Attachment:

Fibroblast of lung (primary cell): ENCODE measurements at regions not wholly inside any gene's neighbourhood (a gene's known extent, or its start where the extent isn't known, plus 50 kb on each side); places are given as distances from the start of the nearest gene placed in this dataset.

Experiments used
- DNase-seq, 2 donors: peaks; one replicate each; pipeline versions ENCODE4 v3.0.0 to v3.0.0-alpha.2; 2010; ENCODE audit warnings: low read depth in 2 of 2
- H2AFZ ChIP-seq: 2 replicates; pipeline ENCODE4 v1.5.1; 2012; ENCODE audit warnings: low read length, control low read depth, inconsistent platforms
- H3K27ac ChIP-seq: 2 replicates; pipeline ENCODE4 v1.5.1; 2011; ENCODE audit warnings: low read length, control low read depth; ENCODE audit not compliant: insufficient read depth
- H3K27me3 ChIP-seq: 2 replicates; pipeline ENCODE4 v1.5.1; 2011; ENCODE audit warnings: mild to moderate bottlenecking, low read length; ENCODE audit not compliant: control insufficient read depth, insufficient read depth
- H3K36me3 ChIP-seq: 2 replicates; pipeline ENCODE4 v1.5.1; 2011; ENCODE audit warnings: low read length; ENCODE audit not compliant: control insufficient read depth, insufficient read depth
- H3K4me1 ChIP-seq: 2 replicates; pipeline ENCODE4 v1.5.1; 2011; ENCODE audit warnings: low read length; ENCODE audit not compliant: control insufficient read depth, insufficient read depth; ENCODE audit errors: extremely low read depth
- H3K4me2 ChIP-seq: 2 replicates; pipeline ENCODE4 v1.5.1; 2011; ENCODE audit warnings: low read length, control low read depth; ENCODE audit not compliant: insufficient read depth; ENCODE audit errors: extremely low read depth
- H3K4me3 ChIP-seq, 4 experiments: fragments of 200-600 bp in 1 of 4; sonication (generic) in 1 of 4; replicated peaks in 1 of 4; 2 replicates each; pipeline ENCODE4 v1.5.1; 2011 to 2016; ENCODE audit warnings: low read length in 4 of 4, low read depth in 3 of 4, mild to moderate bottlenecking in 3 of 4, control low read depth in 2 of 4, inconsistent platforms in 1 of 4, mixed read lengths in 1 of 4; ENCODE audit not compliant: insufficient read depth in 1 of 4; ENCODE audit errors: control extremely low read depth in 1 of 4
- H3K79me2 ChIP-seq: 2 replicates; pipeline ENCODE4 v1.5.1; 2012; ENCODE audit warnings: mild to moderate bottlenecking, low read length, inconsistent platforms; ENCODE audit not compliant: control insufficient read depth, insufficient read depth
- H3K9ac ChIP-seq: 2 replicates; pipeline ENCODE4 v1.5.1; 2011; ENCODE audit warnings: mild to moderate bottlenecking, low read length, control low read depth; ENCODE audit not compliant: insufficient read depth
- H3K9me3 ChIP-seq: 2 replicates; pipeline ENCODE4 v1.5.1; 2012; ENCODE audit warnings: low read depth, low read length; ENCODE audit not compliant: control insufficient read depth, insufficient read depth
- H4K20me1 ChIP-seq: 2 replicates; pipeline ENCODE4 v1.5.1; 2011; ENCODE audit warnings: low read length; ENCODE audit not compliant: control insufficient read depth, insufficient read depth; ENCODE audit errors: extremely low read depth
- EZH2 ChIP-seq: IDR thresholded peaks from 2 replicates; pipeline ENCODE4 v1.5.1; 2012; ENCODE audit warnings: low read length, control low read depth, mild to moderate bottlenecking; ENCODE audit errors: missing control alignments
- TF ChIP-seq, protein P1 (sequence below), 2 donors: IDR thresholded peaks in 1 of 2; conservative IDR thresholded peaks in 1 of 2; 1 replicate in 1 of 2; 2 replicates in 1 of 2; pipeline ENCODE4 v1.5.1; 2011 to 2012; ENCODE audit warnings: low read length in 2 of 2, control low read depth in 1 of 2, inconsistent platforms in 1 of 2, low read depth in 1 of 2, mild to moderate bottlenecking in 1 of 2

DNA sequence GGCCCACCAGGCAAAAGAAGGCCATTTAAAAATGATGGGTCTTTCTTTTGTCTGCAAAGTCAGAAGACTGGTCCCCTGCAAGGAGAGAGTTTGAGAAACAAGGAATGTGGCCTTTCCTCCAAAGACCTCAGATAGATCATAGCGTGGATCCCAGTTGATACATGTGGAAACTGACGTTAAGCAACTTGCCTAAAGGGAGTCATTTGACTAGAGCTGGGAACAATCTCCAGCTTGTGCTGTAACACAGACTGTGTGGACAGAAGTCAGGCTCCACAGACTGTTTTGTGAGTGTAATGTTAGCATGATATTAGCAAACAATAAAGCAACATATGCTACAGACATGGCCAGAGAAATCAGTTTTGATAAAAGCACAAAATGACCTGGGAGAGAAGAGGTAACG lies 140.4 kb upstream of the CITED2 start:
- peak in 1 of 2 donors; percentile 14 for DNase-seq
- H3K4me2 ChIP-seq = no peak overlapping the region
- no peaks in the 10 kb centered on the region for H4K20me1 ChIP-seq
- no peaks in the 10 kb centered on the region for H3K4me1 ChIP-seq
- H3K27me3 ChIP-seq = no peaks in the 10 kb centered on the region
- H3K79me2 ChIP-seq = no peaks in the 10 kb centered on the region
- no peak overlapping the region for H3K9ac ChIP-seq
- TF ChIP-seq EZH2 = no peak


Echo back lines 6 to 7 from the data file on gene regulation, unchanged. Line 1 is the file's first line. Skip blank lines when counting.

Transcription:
- H3K27me3 ChIP-seq: 2 replicates; pipeline ENCODE4 v1.5.1; 2011; ENCODE audit warnings: mild to moderate bottlenecking, low read length; ENCODE audit not compliant: control insufficient read depth, insufficient read depth
- H3K36me3 ChIP-seq: 2 replicates; pipeline ENCODE4 v1.5.1; 2011; ENCODE audit warnings: low read length; ENCODE audit not compliant: control insufficient read depth, insufficient read depth